If you’re 50 or older and think income protection insurance is just for high-flying young corporate types, you may need to think again.
Sure, an income protection policy can set you back several thousand a year, possibly more depending on your age, occupation, and many other factors. Do you really need such a premium?
Leading insurance provider AMP says ‘yes’. Here are some reasons why.
- Income is your most important asset.
Income protection insurance is most commonly taken out by professionals and small business people, partly due to its cost, as you’d expect. But AMP financial planner Anthony Jones asserts that this is leaving a majority of people approaching retirement dangerously underinsured.
Jones says that outside of the death cover, income loss is probably the biggest risk most people carry if they don’t have a cover.
“The key thing for most people is you’re more likely to have a claim over 50 than you are at 25 so the risk is starting to increase too much to ignore,” he says.
According to lifeinsurancefinder.com.au, one in three Australians will be diagnosed with cancer before the age of 75. Over 60 per cent of Australians will be disabled for a period of over one month during their working life and 25 per cent will be disabled for longer than three months.
In addition, over 2.6 million Australians under the age of 65 have suffered a physical disability.
- Flexible with benefits.
Income protection pays up to 75 per cent of your income, usually on a monthly basis, and unlike many other types of cover, it offers a comprehensive range of extras like business, family and retirement benefits, even a premium waiver under certain conditions.
If you qualify, a policy will automatically cover everyday expenses and repayments and any super or commissions you may have missed out on. You can choose a lump sum or regular payment, a stepped or level premium, and in some situations, your payment will increase with CPI or an agreed amount.
So unless you’ve got enough assets to live on and can retire tomorrow, protecting your income this way looks like a no-brainer.
Following this logic, all other insurances become irrelevant if you have no income with which to pay their respective premiums.
Blowing the Plan
If you’re like many people over 50 who are still working, you might have kids out of the nest and a mortgage either paid off or under control for the first time in your life. You may be starting to realise retirement isn’t that far off and be saving up hard.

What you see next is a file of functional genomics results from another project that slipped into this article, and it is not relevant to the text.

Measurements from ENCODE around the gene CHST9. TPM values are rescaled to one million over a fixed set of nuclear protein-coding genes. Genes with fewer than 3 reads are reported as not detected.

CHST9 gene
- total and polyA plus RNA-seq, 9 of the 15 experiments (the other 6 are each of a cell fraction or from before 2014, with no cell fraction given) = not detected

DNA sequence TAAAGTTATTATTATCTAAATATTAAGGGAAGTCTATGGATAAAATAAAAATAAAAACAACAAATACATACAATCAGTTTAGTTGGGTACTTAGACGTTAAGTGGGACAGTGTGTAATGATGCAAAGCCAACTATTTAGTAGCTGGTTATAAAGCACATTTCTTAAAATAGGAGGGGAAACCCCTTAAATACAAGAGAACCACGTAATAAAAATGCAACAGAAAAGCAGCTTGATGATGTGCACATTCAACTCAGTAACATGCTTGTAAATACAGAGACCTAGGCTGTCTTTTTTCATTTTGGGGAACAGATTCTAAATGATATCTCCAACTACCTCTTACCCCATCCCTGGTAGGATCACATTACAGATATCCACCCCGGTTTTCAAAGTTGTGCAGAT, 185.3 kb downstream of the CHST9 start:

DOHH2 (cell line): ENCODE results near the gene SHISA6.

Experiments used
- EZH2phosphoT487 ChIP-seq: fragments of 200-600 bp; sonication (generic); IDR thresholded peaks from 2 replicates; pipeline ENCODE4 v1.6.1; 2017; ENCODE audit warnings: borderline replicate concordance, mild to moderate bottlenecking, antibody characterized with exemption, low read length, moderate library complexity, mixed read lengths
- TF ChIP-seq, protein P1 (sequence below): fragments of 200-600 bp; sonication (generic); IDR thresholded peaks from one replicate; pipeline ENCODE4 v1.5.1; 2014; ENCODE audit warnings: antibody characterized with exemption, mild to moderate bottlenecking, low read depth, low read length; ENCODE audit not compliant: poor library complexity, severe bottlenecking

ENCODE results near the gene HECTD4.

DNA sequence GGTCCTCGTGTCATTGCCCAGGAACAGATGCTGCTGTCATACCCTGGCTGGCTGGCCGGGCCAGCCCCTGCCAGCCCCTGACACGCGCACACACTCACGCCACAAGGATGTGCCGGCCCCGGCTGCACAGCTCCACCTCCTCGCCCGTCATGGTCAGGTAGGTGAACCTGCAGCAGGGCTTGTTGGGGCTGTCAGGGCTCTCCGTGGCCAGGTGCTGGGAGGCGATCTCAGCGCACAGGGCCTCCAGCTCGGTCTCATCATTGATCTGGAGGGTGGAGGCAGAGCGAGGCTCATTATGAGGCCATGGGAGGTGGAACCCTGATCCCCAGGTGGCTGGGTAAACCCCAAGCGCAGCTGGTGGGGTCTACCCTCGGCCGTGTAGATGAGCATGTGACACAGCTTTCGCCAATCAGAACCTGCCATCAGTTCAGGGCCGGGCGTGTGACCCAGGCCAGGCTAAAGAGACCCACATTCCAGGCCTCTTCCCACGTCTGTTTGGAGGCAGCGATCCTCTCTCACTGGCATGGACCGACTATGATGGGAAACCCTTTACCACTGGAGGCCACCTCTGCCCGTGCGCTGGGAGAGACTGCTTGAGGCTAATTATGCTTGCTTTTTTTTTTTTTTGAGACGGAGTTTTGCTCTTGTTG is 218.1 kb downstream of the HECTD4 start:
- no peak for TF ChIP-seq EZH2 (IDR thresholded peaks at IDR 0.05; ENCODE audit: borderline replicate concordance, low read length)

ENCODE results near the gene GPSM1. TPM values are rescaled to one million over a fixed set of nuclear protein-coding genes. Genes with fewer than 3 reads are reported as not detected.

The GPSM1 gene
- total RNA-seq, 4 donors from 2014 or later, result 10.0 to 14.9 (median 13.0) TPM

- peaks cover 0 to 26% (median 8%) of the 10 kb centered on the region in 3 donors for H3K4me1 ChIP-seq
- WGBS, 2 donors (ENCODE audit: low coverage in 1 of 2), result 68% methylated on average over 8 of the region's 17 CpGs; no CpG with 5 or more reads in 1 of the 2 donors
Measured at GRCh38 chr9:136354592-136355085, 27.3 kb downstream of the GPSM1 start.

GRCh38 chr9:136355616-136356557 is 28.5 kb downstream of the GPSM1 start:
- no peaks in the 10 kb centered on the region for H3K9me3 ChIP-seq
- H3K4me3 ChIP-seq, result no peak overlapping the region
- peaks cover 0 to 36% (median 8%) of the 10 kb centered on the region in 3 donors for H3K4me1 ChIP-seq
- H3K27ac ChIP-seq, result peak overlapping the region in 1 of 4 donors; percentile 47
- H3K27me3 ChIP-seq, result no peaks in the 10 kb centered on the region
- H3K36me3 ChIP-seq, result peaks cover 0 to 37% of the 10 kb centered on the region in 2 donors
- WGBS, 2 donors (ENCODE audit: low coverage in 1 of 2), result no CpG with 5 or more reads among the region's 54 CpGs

“The last thing you can afford when you’re nearing retirement is to lose your ability to save,” Jones says. “That could place everything you’ve worked for over the years in jeopardy.”
On the other hand, with the significant shift in the age at which people have families and the amount of debt carried into later life, many people in their 50s still have a significant need for insurance to cover dependents, repayments, and the cost of living.
“The first thing you do when you buy a house or a car is insured it, but when you get a job no one tells you to take out insurance,” Jones points out. “I’d suggest this needs to change. The sooner you insure, the more affordable it becomes.”
Reading the Fine Print
Anthony Jones says the key thing for over 50s to know about income protection is the effect of its terms.
- When will the money come in?
“Some elements to note would be the waiting period. The time you need to be off work before a claim will be paid can vary and can be negotiated,” he explains.
“We do find many people want to discuss increasing waiting periods to reduce the cost of their premium.”
- How long will I be covered?
It’s also essential to check the length of your policy.
“Some policies only pay for a maximum of two years, some for five, while others will pay until the end of working life – generally age 65,” Jones points out.
In addition, make sure to ascertain what additional benefits may be offered under the policy.
Most policies cease at age 65 (unless a different policy term is selected) and can no longer be renewed. Therefore, it is important to understand how long the policy will last compared to its cost. Each individual needs to decide whether a policy is right for them.
- Tax break
One thing people often don’t know is that income protection premiums are generally tax-deductible.
“People maximising their superannuation contributions each year may be better off holding their income protection policy outside of the superannuation environment so their retirement benefits are not reduced,” Jones advises.
“Additionally, because products held in superannuation must comply with specific definitions, there are typically more features and benefits available outside superannuation.”
When Would You Make a Claim?
- An income insurance claim can be made if you have been away from work due to illness or injury and you have served your policy’s waiting period.
Selected by the customer, waiting periods are typically 30, 60 or 90 days.
“Some good quality policies enable claims to be made for specified injuries or illnesses even if the insured person is able to return to work,” Jones says.
- You can also make a claim if your income has been reduced as a result of an accident or illness.
In this instance, an insurer will approve coverage based on definitions of whether you are partially or permanently disabled.
If you’re only partially disabled, the insurer will make decisions about to what degree your duties can no longer be performed and whether your income loss is 20 per cent or greater.